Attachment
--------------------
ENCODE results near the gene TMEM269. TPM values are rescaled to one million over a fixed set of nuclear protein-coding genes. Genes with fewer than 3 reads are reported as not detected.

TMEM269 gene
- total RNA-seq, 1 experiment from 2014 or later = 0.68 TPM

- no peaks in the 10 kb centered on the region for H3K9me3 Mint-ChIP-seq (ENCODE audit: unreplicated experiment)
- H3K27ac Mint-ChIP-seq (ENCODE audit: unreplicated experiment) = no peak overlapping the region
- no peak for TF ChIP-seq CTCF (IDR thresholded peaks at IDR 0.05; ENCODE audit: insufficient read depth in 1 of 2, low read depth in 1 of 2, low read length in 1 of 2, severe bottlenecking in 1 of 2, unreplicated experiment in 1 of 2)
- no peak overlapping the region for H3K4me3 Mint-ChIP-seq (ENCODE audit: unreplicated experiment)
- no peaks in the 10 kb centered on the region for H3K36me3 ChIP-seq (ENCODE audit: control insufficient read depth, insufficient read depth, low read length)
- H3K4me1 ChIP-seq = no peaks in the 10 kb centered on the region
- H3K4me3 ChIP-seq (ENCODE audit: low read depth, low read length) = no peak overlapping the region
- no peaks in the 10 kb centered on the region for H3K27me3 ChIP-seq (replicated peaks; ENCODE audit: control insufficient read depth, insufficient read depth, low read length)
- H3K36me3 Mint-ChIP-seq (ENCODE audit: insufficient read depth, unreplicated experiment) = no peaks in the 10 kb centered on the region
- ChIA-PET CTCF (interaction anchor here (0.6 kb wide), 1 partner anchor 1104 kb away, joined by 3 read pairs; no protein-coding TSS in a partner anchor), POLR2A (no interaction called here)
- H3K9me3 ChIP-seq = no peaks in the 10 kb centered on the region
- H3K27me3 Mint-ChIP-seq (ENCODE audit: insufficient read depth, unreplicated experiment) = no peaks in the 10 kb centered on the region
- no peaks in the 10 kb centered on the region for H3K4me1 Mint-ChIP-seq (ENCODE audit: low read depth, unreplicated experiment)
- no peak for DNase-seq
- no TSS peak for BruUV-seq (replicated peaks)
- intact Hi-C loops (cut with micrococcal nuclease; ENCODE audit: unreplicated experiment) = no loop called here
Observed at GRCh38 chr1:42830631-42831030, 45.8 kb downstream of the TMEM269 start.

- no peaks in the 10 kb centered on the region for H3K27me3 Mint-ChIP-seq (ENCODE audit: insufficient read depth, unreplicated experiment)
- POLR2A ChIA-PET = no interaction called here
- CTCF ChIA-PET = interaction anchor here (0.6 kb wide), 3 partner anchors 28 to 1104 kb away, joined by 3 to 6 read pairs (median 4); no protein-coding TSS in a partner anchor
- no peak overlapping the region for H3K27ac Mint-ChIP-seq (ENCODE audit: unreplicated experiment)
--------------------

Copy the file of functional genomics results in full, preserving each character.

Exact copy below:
ENCODE results near the gene TMEM269. TPM values are rescaled to one million over a fixed set of nuclear protein-coding genes. Genes with fewer than 3 reads are reported as not detected.

TMEM269 gene
- total RNA-seq, 1 experiment from 2014 or later = 0.68 TPM

- no peaks in the 10 kb centered on the region for H3K9me3 Mint-ChIP-seq (ENCODE audit: unreplicated experiment)
- H3K27ac Mint-ChIP-seq (ENCODE audit: unreplicated experiment) = no peak overlapping the region
- no peak for TF ChIP-seq CTCF (IDR thresholded peaks at IDR 0.05; ENCODE audit: insufficient read depth in 1 of 2, low read depth in 1 of 2, low read length in 1 of 2, severe bottlenecking in 1 of 2, unreplicated experiment in 1 of 2)
- no peak overlapping the region for H3K4me3 Mint-ChIP-seq (ENCODE audit: unreplicated experiment)
- no peaks in the 10 kb centered on the region for H3K36me3 ChIP-seq (ENCODE audit: control insufficient read depth, insufficient read depth, low read length)
- H3K4me1 ChIP-seq = no peaks in the 10 kb centered on the region
- H3K4me3 ChIP-seq (ENCODE audit: low read depth, low read length) = no peak overlapping the region
- no peaks in the 10 kb centered on the region for H3K27me3 ChIP-seq (replicated peaks; ENCODE audit: control insufficient read depth, insufficient read depth, low read length)
- H3K36me3 Mint-ChIP-seq (ENCODE audit: insufficient read depth, unreplicated experiment) = no peaks in the 10 kb centered on the region
- ChIA-PET CTCF (interaction anchor here (0.6 kb wide), 1 partner anchor 1104 kb away, joined by 3 read pairs; no protein-coding TSS in a partner anchor), POLR2A (no interaction called here)
- H3K9me3 ChIP-seq = no peaks in the 10 kb centered on the region
- H3K27me3 Mint-ChIP-seq (ENCODE audit: insufficient read depth, unreplicated experiment) = no peaks in the 10 kb centered on the region
- no peaks in the 10 kb centered on the region for H3K4me1 Mint-ChIP-seq (ENCODE audit: low read depth, unreplicated experiment)
- no peak for DNase-seq
- no TSS peak for BruUV-seq (replicated peaks)
- intact Hi-C loops (cut with micrococcal nuclease; ENCODE audit: unreplicated experiment) = no loop called here
Observed at GRCh38 chr1:42830631-42831030, 45.8 kb downstream of the TMEM269 start.

- no peaks in the 10 kb centered on the region for H3K27me3 Mint-ChIP-seq (ENCODE audit: insufficient read depth, unreplicated experiment)
- POLR2A ChIA-PET = no interaction called here
- CTCF ChIA-PET = interaction anchor here (0.6 kb wide), 3 partner anchors 28 to 1104 kb away, joined by 3 to 6 read pairs (median 4); no protein-coding TSS in a partner anchor
- no peak overlapping the region for H3K27ac Mint-ChIP-seq (ENCODE audit: unreplicated experiment)